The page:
Leaf blades appear when swords were still being made with bronze. Bronze swords were typically lightweight - often short, often thin, and often with weight-saving blade geometries (which, since these were cast, didn't need to be forged/cut). For good cutting, a thin blade is good. Some width is needed, for strength and also to have sufficient weight behind the blow (which doesn't mean a lot of weight, just enough weight).
However, bronze isn't as stiff as iron/steel - its elastic modulus (Young's modulus) is about half that of iron/steel. So, for a given thickness and width, a bronze blade bends more easily than an iron/steel blade. An easy solution is to make the blade thicker: thick = stiff. To avoid excess weight, make the thick part of the blade narrower.
Combine a thick narrow base of the blade (for stiffness) with a thin wide cutting portion (for good cutting), and you have a eaf-blade.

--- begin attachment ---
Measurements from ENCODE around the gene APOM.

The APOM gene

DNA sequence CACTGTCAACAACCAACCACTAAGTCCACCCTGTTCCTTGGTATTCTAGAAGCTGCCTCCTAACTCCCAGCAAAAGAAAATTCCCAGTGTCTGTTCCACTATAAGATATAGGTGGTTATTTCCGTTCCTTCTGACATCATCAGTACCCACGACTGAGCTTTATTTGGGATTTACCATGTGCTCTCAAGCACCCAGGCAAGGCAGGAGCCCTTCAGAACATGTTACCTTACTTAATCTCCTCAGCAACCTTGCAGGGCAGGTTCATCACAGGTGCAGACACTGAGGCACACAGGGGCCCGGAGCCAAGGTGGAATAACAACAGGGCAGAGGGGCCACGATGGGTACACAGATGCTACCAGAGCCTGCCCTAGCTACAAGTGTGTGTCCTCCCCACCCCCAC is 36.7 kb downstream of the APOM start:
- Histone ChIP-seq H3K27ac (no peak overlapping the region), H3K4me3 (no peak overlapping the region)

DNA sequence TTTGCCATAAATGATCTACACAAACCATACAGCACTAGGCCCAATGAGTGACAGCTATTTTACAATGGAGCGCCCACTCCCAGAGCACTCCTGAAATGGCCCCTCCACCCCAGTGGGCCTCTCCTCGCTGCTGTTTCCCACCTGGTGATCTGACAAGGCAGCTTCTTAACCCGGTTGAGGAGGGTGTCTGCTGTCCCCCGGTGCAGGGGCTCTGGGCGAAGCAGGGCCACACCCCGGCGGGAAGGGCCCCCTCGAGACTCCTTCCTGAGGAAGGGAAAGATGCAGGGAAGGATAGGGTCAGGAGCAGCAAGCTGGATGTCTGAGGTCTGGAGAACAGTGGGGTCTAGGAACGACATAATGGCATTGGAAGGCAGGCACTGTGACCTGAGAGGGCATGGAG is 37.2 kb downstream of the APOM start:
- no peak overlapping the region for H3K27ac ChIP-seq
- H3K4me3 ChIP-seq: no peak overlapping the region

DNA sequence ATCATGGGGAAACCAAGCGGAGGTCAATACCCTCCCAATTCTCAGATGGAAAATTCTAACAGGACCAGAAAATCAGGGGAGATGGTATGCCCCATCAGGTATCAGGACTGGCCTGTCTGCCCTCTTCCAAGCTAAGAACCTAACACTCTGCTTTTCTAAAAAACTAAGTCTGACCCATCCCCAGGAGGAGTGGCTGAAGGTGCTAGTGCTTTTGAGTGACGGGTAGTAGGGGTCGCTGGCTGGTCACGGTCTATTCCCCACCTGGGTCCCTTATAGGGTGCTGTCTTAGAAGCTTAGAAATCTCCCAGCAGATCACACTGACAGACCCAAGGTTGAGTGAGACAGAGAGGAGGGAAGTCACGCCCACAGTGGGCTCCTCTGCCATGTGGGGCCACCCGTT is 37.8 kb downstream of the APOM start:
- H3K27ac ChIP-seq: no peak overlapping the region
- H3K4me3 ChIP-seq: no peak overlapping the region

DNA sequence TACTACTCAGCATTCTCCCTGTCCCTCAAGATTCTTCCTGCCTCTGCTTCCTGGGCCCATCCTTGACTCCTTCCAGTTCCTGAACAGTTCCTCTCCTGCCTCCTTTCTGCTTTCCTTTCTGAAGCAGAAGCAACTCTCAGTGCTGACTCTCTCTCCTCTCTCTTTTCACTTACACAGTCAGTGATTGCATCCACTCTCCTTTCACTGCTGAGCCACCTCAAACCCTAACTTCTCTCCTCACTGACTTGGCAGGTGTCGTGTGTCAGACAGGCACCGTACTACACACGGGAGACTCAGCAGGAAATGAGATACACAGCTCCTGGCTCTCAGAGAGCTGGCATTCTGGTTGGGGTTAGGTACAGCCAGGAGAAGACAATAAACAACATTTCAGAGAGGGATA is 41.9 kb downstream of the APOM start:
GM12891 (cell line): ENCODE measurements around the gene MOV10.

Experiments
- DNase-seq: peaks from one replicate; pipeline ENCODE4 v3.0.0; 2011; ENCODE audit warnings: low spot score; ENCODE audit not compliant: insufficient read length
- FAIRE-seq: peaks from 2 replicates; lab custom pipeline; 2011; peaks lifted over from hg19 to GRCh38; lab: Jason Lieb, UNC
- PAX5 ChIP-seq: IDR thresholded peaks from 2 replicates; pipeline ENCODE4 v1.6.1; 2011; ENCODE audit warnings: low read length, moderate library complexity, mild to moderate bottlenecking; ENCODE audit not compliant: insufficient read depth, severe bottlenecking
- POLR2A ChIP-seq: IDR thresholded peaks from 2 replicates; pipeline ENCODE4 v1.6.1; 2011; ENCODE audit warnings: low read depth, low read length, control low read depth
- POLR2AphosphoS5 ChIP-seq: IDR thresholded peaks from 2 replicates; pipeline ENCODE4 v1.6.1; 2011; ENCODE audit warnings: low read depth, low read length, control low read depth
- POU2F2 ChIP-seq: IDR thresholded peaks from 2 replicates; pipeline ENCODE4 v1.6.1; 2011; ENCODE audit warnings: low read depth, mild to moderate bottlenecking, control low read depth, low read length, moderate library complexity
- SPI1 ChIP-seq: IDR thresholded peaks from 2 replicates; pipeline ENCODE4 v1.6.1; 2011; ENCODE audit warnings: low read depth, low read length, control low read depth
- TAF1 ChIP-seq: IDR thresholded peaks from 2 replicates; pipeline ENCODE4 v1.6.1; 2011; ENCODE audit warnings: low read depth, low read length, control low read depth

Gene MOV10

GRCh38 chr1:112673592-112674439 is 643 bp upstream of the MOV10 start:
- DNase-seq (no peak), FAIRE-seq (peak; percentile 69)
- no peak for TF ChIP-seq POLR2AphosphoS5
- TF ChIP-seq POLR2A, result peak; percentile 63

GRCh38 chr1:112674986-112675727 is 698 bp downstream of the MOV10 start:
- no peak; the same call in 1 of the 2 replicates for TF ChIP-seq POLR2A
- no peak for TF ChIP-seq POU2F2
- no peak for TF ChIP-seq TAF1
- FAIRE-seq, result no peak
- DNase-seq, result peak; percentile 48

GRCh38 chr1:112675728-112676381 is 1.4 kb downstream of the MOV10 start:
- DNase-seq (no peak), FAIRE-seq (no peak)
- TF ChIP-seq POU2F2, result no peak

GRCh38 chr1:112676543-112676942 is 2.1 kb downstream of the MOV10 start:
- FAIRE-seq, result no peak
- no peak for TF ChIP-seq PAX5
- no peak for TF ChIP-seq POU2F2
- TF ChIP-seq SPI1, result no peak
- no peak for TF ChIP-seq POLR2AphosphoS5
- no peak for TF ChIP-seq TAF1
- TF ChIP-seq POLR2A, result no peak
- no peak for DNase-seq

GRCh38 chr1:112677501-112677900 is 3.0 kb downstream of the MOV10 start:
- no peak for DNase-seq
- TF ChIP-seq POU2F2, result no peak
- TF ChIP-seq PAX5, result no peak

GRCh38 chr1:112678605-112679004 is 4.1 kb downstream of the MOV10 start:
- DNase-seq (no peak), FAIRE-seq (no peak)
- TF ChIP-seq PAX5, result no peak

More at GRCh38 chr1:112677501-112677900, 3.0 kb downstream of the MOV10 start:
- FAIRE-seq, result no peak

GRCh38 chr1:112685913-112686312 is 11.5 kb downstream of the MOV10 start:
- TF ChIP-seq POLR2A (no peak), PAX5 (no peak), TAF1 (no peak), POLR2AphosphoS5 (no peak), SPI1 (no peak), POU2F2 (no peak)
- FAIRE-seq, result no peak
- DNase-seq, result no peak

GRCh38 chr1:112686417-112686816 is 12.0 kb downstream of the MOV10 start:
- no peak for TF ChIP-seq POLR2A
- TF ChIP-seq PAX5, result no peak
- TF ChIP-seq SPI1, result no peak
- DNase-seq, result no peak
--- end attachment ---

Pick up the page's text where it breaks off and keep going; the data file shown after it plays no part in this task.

Historical leaf-blades are usually thin-tipped and light. They aren't heavy hackers/choppers. Rather than "forget about fast slashing attacks", they're all about fast slashing attacks. (19th century artillery gladii don't follow this pattern - they're made as brush-cutters, and IMO are poor fighting weapons.)
The basic idea of thick narrow base and thin wide cutting portion stayed in use. It largely disappeared from straight double-edged swords, but can still be seen in some falchions, in kukris, in niuweidao/oxtail dao, the British 1796LC sword, and others. In many of these swords, the wide portion of the blade is about 1mm thick - these swords aren't heavy choppers. (The kukri shows that this is relative, since the main cutting part isn't particularly thin, just much thinner than the base of the blade.)
The stiff base of the blade also makes them better for thrusting than a blade that's thin and wide all the way.
There are exceptions. Some bronze blades are only a little thinner at the wide portion than at the base. In these cases, the base is not particularly thick, and perhaps the idea of a thicker base for more stiffness for better thrusting wasn't felt necessary. Also in these cases, the weapon is still light, perhaps about 600g for a weapon of 24"/60cm total length. At these weights and lengths, the weapon is still agile even with a thickness of, e.g., 5mm at the widest point.